Step 2: Intermittent Fasting

The second step after a big day of eating is to give your body a break. And that means to NOT eat immediately the following day — even if your food choice would be a healthy one.

Ideally, a full 24-hour fast could be most beneficial. But most people have very little to no experience with fasting. That’s OK, because even a 16-hour fast can provide many of the same benefits.

This means no food — only water and non-caloric drinks (yes, coffee is allowed) — for 16 hours after the last bite.

Fasting gives your digestive system a much-needed break after being bombarded with an abnormal amount of food and drinks.

During a fast, your liver and kidneys discrete all the toxins … and toxins bound to the activated charcoal previously ingested the night/day before.

This may make you feel like you’re experiencing a "food hangover" for the first part of the fast. But as your body rids itself of the toxins, you’ll feel much better than if you would have continued to eat and put stress on the digestive system.

Think of this step as a mini "reset" for your body.

Step 3: Stay Hydrated

Staying hydrated may seem simple, but it shouldn’t be overlooked in importance when recovering from your holiday feast.

For the average adult, Thanksgiving and other holiday meals involve alcohol. The amounts can range from very little to very much.

This in and of itself pleads the case for placing an extra emphasis on hydration the following day.

Even if alcohol isn’t consumed in large quantities, water is usually ignored during holiday meals and get-togethers — leaving the body dehydrated.

Water carries nutrients to our cells, aids digestion by forming stomach secretions, flushes our bodies of waste, and keeps our kidneys healthy.

It keeps our moisture-rich organs (our skin, eyes, mouth and nose) functioning well, it lubricates and cushions our joints, and it regulates our body temperature and our metabolism.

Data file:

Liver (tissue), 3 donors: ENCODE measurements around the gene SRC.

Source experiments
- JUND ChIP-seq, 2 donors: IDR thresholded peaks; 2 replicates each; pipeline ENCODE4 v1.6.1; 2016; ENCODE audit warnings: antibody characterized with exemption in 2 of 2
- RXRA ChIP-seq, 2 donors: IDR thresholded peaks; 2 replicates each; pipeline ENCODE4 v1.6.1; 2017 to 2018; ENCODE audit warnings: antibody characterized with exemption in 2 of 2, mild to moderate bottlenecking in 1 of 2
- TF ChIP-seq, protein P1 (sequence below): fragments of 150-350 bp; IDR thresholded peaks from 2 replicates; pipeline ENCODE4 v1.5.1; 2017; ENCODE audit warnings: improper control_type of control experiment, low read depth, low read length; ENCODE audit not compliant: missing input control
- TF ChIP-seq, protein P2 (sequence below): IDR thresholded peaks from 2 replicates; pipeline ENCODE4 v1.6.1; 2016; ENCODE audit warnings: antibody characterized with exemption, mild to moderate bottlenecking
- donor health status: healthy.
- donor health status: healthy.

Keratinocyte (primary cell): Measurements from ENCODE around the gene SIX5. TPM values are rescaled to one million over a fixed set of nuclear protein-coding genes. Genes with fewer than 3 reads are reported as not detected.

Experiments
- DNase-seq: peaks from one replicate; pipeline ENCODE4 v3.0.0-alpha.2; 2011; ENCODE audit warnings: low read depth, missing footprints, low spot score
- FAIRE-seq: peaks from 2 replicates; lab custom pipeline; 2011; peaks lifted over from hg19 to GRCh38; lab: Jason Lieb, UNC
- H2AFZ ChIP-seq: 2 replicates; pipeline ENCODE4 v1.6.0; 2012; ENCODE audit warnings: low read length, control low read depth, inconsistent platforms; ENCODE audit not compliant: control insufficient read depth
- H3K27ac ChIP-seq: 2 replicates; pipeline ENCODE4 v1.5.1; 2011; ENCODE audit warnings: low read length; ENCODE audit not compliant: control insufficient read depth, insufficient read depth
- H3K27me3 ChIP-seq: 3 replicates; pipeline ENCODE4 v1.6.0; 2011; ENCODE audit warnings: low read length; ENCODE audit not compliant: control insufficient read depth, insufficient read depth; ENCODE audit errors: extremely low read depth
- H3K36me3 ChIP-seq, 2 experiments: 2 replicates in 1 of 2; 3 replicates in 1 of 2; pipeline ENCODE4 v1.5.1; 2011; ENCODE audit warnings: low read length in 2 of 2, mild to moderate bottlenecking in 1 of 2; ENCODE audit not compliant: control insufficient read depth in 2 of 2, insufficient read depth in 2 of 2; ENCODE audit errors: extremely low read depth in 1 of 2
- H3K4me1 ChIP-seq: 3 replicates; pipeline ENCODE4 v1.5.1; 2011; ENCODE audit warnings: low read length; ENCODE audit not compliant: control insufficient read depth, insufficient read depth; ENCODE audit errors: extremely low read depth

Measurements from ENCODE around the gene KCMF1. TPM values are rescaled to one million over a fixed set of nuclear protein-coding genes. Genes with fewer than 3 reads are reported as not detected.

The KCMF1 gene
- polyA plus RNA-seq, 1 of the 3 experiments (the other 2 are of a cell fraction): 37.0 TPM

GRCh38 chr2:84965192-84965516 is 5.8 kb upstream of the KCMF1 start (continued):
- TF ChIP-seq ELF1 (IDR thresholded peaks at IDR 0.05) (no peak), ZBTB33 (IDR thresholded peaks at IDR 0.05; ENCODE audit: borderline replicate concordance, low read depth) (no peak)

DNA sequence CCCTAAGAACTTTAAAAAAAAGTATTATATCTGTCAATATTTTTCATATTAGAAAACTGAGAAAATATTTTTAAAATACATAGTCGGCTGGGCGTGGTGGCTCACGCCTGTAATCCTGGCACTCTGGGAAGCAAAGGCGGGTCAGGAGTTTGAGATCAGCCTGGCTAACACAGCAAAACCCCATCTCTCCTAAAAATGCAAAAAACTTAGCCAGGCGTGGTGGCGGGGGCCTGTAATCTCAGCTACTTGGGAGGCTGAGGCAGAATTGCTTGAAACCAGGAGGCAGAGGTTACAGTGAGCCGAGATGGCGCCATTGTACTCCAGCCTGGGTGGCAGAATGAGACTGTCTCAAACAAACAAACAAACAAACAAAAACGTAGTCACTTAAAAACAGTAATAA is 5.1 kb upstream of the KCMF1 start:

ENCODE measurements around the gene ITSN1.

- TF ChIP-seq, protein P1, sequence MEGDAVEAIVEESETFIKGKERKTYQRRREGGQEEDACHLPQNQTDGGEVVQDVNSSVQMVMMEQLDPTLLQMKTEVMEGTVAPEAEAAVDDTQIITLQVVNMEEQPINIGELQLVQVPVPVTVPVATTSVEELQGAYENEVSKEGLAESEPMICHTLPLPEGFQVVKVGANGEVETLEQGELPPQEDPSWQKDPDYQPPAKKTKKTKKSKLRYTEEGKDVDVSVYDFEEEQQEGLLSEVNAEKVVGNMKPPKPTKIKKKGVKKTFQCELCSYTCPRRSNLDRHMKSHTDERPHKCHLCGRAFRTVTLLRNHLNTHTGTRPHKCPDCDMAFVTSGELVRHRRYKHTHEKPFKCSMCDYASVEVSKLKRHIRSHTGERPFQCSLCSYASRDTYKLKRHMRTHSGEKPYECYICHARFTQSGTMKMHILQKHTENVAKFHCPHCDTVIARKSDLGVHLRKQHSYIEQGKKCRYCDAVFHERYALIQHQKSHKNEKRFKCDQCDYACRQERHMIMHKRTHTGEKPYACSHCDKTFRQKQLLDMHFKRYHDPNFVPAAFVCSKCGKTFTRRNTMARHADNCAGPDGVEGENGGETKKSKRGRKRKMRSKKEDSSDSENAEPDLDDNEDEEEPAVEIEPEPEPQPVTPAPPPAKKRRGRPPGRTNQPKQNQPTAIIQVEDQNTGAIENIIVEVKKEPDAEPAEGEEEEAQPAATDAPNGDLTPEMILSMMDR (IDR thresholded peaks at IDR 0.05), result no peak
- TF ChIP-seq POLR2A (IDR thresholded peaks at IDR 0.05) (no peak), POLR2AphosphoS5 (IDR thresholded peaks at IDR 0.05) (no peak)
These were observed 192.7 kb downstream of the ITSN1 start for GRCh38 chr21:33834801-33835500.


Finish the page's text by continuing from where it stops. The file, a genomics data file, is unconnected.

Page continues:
Hydrating with purified water after a day of feasting is crucial to all these bodily functions, and it will have you feeling significantly better.

Following these three easy steps in order is the fastest and easiest way to recover from this week’s Thanksgiving feast … and all feasts during the holiday season.

We would love to hear how this protocol works for you, and other ways you combat the holidays by leaving a comment in the comment section below.

Happy and healthy investing,

Brad Hoppmann

Your thoughts on “Recover from Thanksgiving Feasting in 3 easy steps”

  1. Brad,
    Activated charcoal does not aBsorb it aDsorbs. Also, please remember that it adsorbs good things (vitamins, minerals etc.) as well as toxins.

    Joel ND

  2. Here is one that works for me. My wife is a great cook and prepared an excellent, full Thanksgiving meal for our extended family of 23. I didn’t overeat because we enjoy those things routinely. Our focus in not on the meal, but the visiting. If you enjoy “Thanksgiving foods” why wait a year to enjoy them? Add them to your menu routinely.

    This is another tip. As you increase variety, decrease portions.

Comments are closed.